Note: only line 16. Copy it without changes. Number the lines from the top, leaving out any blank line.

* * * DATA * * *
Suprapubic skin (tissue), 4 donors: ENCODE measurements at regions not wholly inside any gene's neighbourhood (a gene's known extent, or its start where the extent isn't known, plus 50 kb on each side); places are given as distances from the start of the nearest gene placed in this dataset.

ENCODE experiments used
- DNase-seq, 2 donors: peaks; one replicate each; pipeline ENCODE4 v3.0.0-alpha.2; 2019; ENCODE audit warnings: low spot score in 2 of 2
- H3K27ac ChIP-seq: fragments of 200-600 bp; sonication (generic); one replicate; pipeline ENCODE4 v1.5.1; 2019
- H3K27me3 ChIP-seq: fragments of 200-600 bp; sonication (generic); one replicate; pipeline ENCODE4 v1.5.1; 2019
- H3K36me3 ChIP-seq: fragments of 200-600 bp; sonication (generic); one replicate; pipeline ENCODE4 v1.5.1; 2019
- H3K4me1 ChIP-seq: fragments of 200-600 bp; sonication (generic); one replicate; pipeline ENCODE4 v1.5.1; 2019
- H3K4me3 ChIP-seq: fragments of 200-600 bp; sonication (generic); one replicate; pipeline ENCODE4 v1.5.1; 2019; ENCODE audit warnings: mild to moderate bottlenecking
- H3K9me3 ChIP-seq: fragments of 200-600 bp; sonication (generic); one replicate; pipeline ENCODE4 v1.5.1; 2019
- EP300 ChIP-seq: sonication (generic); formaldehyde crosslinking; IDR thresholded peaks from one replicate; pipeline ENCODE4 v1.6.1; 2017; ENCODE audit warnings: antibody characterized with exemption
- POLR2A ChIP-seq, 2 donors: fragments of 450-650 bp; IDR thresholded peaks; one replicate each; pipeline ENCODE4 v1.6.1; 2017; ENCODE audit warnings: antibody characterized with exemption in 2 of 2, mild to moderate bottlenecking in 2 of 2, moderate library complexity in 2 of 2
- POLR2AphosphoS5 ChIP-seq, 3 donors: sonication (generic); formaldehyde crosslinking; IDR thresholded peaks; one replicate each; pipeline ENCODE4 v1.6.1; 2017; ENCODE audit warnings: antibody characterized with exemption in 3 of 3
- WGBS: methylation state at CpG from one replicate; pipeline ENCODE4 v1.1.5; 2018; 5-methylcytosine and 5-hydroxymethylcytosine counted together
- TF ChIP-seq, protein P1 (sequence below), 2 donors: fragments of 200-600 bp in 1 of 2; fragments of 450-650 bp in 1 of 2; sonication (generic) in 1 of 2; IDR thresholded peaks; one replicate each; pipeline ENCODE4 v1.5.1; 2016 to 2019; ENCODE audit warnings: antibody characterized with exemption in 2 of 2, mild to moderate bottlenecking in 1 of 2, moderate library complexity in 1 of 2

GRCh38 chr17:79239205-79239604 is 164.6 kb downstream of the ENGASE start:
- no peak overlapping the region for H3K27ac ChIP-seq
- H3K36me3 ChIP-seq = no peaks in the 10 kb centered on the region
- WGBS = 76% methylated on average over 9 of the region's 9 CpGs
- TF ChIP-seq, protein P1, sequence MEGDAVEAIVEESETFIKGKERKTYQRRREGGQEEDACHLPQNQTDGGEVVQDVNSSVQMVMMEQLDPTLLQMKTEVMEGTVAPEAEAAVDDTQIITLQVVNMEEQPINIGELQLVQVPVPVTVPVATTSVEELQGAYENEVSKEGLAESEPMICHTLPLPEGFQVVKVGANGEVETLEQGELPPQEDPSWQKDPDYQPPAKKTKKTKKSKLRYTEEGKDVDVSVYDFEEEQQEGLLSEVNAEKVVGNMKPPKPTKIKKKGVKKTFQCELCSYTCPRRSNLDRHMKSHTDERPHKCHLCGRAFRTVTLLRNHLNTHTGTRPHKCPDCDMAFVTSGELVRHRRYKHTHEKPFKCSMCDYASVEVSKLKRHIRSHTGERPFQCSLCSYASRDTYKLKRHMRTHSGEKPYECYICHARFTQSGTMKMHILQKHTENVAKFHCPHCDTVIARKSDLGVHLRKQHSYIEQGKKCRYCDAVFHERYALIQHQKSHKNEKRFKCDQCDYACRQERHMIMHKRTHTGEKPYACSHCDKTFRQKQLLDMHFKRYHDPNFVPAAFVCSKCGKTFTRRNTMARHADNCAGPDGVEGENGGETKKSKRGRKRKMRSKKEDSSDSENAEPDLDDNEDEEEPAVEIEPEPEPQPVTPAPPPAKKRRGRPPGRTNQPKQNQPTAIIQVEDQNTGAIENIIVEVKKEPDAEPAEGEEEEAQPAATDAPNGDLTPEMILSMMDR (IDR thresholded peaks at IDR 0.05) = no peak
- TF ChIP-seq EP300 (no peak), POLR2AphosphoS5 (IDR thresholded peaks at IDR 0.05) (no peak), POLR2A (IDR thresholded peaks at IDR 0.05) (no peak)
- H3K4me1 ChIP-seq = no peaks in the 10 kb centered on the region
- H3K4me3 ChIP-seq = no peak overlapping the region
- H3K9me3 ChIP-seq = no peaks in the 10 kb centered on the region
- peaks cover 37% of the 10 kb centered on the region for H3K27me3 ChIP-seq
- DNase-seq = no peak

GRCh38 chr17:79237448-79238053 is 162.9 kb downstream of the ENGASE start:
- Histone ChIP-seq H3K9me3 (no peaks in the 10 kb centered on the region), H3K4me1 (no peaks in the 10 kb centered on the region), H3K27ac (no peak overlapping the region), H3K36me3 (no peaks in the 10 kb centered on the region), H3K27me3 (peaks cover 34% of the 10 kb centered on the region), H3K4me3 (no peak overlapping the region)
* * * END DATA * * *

- no peak overlapping the region for H3K27ac ChIP-seq